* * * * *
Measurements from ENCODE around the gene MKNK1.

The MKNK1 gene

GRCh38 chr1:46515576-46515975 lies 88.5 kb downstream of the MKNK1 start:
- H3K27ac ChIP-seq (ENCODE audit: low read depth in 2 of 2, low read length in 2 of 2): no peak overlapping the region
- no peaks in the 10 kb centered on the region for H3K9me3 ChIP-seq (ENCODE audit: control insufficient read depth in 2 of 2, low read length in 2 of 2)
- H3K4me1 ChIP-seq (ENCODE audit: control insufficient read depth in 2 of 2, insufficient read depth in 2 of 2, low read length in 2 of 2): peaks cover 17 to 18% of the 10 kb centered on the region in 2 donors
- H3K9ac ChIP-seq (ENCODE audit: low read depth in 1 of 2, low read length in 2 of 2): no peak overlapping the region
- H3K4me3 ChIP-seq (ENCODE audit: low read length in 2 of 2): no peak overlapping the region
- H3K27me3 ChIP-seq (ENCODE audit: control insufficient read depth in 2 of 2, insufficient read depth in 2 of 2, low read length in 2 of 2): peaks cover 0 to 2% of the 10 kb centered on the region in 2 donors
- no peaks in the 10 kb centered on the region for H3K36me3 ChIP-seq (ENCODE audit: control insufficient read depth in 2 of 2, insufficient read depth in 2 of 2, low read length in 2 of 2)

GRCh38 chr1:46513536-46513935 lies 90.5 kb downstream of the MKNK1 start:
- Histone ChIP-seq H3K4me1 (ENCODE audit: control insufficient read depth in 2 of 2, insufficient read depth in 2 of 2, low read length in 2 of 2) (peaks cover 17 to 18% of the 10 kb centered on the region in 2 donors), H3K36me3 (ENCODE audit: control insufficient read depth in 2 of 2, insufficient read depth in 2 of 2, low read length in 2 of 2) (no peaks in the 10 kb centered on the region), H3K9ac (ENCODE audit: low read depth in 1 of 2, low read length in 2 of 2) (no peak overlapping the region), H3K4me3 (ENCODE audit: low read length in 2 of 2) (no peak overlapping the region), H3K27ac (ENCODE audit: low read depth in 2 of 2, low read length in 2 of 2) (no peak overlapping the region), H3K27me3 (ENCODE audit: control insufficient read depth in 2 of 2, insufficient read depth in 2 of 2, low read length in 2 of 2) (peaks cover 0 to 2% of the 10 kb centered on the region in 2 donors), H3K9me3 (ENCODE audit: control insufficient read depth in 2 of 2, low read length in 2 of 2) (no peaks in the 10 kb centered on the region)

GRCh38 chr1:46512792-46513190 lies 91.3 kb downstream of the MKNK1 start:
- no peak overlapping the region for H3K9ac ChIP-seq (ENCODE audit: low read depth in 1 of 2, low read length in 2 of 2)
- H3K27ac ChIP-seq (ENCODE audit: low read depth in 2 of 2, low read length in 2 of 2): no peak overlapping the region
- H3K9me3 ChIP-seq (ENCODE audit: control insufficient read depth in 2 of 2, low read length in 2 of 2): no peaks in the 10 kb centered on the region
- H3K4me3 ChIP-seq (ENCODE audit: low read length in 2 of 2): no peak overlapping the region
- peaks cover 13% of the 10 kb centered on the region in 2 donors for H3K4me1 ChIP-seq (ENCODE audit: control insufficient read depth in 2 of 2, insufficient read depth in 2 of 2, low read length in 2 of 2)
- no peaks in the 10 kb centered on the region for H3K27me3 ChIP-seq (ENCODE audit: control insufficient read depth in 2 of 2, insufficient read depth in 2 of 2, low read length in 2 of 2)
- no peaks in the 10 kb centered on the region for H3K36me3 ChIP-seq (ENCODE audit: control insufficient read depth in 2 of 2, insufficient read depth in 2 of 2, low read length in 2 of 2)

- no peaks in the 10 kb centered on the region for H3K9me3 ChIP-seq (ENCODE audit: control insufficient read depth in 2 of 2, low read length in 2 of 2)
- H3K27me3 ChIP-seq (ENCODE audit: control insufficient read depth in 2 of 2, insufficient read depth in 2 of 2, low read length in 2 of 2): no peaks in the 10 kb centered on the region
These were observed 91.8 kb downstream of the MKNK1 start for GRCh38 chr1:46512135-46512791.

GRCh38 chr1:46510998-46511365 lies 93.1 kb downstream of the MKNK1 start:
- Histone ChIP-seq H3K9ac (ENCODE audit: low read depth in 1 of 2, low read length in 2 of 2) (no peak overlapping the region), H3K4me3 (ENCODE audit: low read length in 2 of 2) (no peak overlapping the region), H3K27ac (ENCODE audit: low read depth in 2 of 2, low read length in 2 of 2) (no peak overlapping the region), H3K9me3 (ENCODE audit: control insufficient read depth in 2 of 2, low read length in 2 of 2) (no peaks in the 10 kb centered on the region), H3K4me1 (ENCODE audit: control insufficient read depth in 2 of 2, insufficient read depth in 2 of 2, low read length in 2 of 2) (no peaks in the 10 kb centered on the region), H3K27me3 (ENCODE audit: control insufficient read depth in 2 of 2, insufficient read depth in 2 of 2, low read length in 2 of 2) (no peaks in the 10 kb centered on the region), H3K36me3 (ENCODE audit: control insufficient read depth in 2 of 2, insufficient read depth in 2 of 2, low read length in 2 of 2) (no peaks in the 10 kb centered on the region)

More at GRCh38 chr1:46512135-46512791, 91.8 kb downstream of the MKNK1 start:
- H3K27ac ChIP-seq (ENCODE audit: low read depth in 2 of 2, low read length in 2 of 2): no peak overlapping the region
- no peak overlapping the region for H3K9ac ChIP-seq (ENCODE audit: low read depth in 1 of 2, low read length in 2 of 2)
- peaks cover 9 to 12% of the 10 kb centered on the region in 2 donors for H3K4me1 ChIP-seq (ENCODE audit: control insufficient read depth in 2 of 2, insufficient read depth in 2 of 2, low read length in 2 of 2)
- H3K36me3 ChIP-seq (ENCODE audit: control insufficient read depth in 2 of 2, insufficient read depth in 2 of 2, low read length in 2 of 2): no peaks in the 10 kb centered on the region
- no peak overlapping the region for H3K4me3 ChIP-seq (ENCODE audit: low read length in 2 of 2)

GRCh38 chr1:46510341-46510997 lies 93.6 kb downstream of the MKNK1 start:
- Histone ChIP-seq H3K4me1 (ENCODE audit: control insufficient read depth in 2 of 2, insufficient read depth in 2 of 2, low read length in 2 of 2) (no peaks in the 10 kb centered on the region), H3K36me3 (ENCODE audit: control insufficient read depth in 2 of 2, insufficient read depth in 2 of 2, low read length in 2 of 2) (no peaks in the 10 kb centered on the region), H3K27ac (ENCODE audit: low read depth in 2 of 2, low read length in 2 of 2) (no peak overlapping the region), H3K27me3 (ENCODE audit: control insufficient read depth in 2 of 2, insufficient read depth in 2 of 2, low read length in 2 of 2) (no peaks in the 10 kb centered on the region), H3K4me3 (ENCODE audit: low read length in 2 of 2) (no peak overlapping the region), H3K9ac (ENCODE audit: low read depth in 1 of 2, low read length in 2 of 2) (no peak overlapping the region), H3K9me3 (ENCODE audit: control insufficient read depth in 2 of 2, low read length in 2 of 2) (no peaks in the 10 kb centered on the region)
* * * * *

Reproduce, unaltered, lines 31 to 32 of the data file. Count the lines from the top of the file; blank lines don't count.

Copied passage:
- no peak overlapping the region for H3K4me3 ChIP-seq (ENCODE audit: low read length in 2 of 2)

GRCh38 chr1:46510341-46510997 lies 93.6 kb downstream of the MKNK1 start: